Volume 90 Issue 47 | p. 48 | ACS Comments
Issue Date: November 19, 2012

ACS National Meetings: The Site Selection Process

By Dee Ann Casteel
Department: ACS News
Keywords: ACS, meetings, national meetings
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Dee Ann Casteel
Chair, Committee On Meetings & Expositions
Credit: Robert Landry
Photo of Dee Ann Casteel, Chair, Committee On Meetings & Expositions
 
Dee Ann Casteel
Chair, Committee On Meetings & Expositions
Credit: Robert Landry

The American Chemical Society Council Committee on Meetings & Expositions (M&E), with support from ACS staff in the Department of Meetings & Expositions, is responsible for finding suitable cities for the society’s spring and fall national meetings. The site selection process starts with the M&E Subcommittee on Sites and then moves to the full M&E Committee for discussion. Once the committee comes to an agreement, M&E recommends sites and dates for the meetings to the ACS Council and ACS Board of Directors.

Average attendance at an ACS national meeting is approximately 14,000, though it can reach 18,000, depending on the location. That scale makes size a key factor when determining whether a city has the facilities required to host the kind of meeting that ACS members have come to expect.

Over the years, M&E has developed site selection criteria that help ensure a successful national meeting. The screening process includes a review of the city’s convention center to assess the number of session rooms and total hall space; hotels, as regards price, available sleeping rooms, session rooms, and distance from the convention center and downtown area; transportation, including fares for airlines and trains as well as availability of flights; and overall appeal, including financial outcome of previous ACS meetings in the city, number of nearby universities and colleges, chemical and allied companies in the area, shuttle bus costs, and shopping and cultural attractions.

While M&E would like to hold national meetings in a variety of locations around the U.S., not many cities are large enough or have the required facilities to meet ACS member needs. To combat city fatigue, M&E has developed a site rotation plan where our most popular cities are visited every three or four years. Other cities where previous ACS meetings have had success are then added to fill in the calendar. Some experimental cities with solid plans for infrastructure growth that meet ACS criteria are also considered as host sites.

We schedule national meetings about 10 years in advance in order to reserve our desired meeting dates. This is standard business practice for organizations that sponsor large annual meetings, but it also leaves limited opportunity for changing locations after making commitments. We do, however, reexamine sites selected for future national meetings to make sure each city remains viable.

During its recent meeting in Philadelphia, in fact, M&E recommended to the council and to the board of directors that the fall 2017 national meeting be relocated from St. Louis to Washington, D.C. The meeting will be held on Aug. 20–24. A number of factors prompted the recommendation to relocate the meeting, with the primary one being the insufficient number of meeting rooms within comfortable walking distance of hotels and the convention center. As the city of St. Louis continues to grow, it will be considered for future ACS national meetings.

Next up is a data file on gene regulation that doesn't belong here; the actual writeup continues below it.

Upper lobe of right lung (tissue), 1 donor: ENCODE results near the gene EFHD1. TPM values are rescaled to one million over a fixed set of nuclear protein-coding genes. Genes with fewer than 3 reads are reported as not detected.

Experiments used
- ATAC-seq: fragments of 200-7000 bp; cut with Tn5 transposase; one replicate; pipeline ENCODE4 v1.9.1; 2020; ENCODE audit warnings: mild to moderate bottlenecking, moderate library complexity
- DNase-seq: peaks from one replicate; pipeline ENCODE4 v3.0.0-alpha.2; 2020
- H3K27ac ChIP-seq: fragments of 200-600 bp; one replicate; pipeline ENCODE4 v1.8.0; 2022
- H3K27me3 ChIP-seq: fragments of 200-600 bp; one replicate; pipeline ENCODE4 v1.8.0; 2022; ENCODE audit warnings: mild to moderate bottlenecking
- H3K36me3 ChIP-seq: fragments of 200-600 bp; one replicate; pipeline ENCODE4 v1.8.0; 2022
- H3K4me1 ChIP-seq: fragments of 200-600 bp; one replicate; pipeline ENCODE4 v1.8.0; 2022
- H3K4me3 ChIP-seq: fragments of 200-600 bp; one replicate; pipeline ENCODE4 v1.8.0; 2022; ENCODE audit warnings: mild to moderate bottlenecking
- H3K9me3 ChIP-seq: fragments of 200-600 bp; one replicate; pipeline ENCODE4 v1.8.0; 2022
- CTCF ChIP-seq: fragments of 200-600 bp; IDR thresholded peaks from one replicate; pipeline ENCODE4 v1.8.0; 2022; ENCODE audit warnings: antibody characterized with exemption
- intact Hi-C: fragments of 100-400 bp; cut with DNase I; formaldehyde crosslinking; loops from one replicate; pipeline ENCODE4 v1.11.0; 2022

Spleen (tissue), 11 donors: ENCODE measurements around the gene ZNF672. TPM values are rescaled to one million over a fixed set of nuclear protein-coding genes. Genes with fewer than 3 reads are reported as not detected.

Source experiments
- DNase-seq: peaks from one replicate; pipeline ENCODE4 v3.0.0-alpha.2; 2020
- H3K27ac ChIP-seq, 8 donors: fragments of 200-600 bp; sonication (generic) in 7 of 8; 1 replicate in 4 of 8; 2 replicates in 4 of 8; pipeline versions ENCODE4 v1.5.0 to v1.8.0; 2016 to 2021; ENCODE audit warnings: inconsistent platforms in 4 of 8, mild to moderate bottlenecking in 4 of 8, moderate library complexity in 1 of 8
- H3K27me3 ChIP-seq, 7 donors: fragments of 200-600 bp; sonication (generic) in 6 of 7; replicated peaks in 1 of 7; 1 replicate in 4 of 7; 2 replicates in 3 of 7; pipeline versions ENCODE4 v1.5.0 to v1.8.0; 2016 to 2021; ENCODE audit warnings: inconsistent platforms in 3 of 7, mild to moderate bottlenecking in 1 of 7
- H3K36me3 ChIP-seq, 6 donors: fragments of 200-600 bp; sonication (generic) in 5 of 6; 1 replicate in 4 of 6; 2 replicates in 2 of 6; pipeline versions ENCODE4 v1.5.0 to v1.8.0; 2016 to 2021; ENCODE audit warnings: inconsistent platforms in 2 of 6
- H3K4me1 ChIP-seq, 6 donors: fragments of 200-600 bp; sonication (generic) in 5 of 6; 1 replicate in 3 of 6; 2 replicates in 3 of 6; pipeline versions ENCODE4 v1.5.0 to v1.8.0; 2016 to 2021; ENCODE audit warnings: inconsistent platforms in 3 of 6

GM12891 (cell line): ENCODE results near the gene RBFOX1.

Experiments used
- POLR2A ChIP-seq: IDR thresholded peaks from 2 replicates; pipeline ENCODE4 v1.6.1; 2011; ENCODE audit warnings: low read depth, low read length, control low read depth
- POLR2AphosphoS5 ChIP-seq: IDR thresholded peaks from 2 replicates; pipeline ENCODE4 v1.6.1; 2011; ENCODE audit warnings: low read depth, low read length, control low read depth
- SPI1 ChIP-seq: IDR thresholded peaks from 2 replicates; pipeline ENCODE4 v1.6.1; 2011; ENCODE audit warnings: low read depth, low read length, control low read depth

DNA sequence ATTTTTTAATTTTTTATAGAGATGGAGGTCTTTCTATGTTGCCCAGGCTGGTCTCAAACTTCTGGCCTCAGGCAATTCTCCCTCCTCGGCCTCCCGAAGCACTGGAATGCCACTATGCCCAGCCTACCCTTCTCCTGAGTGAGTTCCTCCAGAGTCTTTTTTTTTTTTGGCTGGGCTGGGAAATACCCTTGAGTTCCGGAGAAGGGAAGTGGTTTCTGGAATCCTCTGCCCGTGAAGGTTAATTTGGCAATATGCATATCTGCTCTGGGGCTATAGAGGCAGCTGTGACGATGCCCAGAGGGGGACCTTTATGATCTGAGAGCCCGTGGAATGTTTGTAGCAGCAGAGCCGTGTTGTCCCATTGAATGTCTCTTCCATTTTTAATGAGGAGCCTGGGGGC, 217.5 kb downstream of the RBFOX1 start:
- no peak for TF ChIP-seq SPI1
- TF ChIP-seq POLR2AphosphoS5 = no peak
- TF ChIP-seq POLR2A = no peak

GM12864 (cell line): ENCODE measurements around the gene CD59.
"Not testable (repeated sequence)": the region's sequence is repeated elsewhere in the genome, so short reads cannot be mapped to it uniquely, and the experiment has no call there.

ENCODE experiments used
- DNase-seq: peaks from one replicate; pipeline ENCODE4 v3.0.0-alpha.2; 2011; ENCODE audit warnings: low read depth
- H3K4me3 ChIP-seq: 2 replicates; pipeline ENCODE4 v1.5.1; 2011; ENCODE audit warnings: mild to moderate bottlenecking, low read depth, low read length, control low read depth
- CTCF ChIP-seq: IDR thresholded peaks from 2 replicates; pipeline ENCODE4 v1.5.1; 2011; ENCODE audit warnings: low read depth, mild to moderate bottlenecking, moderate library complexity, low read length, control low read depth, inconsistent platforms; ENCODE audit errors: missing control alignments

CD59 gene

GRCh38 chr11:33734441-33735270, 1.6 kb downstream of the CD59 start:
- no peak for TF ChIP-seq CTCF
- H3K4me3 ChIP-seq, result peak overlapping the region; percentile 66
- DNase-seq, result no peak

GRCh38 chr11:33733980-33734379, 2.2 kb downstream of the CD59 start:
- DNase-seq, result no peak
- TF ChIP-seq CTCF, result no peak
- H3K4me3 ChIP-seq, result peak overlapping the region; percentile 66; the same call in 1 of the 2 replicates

Midwestern cities currently scheduled include Indianapolis in fall 2013. It should be noted that Indianapolis is a new site for holding a national meeting. Nine years ago, after studying the city’s infrastructure, meeting costs, location, accessibility, and history of hosting large meetings and events, M&E decided Indianapolis was an excellent midwestern candidate for our site expansion program.

Our recent intensive review of these aspects of Indianapolis reaffirmed the city’s suitability. In fact, Indianapolis stands out over other possible midwestern cities in respects that are very important to the success of a national ACS meeting. These include a central location near many important academic institutions and industries; relatively low travel costs for a large fraction of the membership; an excellent, modern, large convention center that will accommodate most of our technical sessions and has generous exhibition space; a large number of hotels quite close to the convention center, so the technical sessions will be close to each other; and a local section that is energized to promote the site and has a great plan to introduce attendees to the city. In addition, the meeting will have an appealing theme of “Chemistry in Motion,” which covers the interests of most divisions, from reaction kinetics to nanomachines to polymer rheology to fuels and propulsion (and Indy racing).

M&E particularly wants to emphasize the overall compactness of the meeting site. This will make the meeting much easier to navigate for all attendees and will make cosponsoring symposia work better.

As costs for organizing and attending ACS national meetings continue to increase, M&E recognizes the importance of site selection to all aspects of these meetings. The committee is working to improve the site selection process by analyzing the most significant measurable factors—including costs—when evaluating a site for a meeting.

 

Views expressed on this page are those of the author and not necessarily those of ACS.

 
Chemical & Engineering News
ISSN 0009-2347
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